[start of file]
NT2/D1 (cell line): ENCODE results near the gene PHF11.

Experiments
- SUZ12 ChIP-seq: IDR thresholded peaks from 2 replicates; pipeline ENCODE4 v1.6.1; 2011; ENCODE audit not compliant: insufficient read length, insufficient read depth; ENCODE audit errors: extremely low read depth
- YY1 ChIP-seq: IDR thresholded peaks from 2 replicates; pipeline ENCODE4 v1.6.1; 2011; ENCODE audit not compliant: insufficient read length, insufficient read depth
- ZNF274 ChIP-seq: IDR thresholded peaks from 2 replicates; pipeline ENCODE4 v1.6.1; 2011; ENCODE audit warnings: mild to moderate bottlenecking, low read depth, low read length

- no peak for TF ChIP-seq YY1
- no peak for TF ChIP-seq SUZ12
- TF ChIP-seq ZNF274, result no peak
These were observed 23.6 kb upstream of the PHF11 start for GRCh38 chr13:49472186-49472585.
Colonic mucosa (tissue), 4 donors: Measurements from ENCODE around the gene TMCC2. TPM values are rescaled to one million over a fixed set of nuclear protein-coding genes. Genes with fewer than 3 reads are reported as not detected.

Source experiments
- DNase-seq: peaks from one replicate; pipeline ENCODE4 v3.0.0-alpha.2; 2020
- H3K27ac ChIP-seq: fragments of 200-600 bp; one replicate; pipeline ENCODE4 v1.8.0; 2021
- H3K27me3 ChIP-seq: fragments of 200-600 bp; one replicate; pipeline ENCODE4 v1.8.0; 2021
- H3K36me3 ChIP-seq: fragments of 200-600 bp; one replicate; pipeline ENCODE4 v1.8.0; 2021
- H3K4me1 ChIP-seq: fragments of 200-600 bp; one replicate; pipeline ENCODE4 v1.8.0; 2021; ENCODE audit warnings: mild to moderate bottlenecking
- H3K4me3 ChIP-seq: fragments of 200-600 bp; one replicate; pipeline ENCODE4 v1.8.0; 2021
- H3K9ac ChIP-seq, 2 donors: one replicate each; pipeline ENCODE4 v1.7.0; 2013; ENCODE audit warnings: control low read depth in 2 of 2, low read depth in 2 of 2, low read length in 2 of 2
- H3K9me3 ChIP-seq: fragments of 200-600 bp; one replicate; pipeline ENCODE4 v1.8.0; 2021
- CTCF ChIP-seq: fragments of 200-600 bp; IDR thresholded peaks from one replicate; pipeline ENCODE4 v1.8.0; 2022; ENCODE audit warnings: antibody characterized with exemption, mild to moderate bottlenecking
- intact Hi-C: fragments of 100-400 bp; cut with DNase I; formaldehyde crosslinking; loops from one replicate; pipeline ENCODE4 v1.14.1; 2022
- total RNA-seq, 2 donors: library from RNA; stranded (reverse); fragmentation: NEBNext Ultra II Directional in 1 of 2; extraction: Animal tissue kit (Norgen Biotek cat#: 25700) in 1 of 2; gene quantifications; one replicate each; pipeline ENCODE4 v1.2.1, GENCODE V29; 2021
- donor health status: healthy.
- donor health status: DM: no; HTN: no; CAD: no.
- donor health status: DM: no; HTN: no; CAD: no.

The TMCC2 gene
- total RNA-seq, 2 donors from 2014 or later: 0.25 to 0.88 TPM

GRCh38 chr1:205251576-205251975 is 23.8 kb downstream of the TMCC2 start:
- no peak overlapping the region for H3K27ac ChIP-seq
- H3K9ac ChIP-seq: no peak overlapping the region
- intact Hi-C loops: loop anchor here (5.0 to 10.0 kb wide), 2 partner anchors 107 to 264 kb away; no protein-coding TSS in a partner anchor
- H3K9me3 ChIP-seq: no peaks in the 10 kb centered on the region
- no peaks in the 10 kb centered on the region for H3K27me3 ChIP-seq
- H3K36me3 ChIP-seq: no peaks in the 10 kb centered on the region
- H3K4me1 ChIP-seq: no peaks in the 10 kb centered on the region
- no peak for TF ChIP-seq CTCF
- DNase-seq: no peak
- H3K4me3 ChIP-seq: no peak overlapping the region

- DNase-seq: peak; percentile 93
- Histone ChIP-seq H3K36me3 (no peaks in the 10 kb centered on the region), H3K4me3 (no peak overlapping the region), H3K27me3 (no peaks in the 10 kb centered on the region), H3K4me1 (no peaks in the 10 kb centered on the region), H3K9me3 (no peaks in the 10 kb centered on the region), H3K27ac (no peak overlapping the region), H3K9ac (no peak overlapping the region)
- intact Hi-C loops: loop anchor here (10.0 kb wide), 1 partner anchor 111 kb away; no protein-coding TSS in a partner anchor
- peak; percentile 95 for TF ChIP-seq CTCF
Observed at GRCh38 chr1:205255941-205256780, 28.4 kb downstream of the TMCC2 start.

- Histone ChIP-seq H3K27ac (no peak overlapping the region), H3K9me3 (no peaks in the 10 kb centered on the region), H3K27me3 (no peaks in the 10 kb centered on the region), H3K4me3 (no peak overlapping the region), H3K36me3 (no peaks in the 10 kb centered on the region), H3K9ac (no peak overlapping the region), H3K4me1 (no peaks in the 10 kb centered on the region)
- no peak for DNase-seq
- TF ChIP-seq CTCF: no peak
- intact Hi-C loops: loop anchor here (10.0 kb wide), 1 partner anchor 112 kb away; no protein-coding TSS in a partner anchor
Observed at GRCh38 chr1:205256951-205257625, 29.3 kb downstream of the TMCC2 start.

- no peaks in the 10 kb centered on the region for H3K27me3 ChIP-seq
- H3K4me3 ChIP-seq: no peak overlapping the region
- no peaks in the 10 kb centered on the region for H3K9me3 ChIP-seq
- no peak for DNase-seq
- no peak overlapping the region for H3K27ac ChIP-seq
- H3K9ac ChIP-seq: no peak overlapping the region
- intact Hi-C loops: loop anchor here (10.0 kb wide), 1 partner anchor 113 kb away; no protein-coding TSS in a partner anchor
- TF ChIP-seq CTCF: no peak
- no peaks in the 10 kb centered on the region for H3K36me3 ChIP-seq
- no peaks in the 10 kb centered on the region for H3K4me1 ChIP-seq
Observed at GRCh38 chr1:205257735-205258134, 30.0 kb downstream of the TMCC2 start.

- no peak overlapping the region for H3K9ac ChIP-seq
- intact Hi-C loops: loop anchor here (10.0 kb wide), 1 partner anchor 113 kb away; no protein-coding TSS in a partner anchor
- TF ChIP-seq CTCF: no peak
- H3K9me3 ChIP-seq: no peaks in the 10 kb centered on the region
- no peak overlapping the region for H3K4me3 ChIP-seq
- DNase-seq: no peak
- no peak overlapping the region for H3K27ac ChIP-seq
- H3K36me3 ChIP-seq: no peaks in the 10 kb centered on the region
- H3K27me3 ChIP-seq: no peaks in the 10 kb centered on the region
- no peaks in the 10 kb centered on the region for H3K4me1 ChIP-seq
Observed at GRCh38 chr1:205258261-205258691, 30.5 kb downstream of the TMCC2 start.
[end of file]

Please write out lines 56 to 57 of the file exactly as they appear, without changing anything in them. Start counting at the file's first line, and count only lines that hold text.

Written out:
- TF ChIP-seq CTCF: no peak
- no peaks in the 10 kb centered on the region for H3K36me3 ChIP-seq